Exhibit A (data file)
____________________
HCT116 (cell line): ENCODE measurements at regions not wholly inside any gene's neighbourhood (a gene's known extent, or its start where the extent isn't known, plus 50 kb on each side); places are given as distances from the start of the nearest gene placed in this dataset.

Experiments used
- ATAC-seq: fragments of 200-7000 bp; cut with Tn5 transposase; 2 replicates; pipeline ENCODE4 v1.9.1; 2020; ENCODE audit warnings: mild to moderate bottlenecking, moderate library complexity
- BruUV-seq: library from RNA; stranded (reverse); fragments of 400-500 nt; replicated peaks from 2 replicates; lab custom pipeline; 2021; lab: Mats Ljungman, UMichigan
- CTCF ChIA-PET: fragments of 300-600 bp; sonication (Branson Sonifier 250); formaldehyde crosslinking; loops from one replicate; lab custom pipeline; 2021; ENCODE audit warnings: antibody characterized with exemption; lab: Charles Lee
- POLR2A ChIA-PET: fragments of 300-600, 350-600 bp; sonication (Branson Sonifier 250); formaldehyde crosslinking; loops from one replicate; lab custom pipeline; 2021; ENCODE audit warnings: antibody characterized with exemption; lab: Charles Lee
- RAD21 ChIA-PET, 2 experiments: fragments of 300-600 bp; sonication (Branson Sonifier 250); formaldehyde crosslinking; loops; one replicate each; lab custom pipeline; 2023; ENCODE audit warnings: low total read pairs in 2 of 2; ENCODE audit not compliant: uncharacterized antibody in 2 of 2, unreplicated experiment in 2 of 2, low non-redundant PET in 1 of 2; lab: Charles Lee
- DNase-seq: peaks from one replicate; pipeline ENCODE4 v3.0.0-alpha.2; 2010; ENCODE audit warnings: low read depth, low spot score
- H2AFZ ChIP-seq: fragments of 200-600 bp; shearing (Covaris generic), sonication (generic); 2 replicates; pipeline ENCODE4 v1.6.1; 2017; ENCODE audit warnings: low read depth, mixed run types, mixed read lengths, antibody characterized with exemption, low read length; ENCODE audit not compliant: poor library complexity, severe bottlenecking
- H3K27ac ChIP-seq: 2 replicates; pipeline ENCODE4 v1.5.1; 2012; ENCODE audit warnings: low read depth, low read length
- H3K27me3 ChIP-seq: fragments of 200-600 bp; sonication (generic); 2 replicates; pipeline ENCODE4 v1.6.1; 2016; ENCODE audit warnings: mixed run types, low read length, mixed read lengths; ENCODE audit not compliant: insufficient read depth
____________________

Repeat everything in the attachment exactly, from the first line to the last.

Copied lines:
HCT116 (cell line): ENCODE measurements at regions not wholly inside any gene's neighbourhood (a gene's known extent, or its start where the extent isn't known, plus 50 kb on each side); places are given as distances from the start of the nearest gene placed in this dataset.

Experiments used
- ATAC-seq: fragments of 200-7000 bp; cut with Tn5 transposase; 2 replicates; pipeline ENCODE4 v1.9.1; 2020; ENCODE audit warnings: mild to moderate bottlenecking, moderate library complexity
- BruUV-seq: library from RNA; stranded (reverse); fragments of 400-500 nt; replicated peaks from 2 replicates; lab custom pipeline; 2021; lab: Mats Ljungman, UMichigan
- CTCF ChIA-PET: fragments of 300-600 bp; sonication (Branson Sonifier 250); formaldehyde crosslinking; loops from one replicate; lab custom pipeline; 2021; ENCODE audit warnings: antibody characterized with exemption; lab: Charles Lee
- POLR2A ChIA-PET: fragments of 300-600, 350-600 bp; sonication (Branson Sonifier 250); formaldehyde crosslinking; loops from one replicate; lab custom pipeline; 2021; ENCODE audit warnings: antibody characterized with exemption; lab: Charles Lee
- RAD21 ChIA-PET, 2 experiments: fragments of 300-600 bp; sonication (Branson Sonifier 250); formaldehyde crosslinking; loops; one replicate each; lab custom pipeline; 2023; ENCODE audit warnings: low total read pairs in 2 of 2; ENCODE audit not compliant: uncharacterized antibody in 2 of 2, unreplicated experiment in 2 of 2, low non-redundant PET in 1 of 2; lab: Charles Lee
- DNase-seq: peaks from one replicate; pipeline ENCODE4 v3.0.0-alpha.2; 2010; ENCODE audit warnings: low read depth, low spot score
- H2AFZ ChIP-seq: fragments of 200-600 bp; shearing (Covaris generic), sonication (generic); 2 replicates; pipeline ENCODE4 v1.6.1; 2017; ENCODE audit warnings: low read depth, mixed run types, mixed read lengths, antibody characterized with exemption, low read length; ENCODE audit not compliant: poor library complexity, severe bottlenecking
- H3K27ac ChIP-seq: 2 replicates; pipeline ENCODE4 v1.5.1; 2012; ENCODE audit warnings: low read depth, low read length
- H3K27me3 ChIP-seq: fragments of 200-600 bp; sonication (generic); 2 replicates; pipeline ENCODE4 v1.6.1; 2016; ENCODE audit warnings: mixed run types, low read length, mixed read lengths; ENCODE audit not compliant: insufficient read depth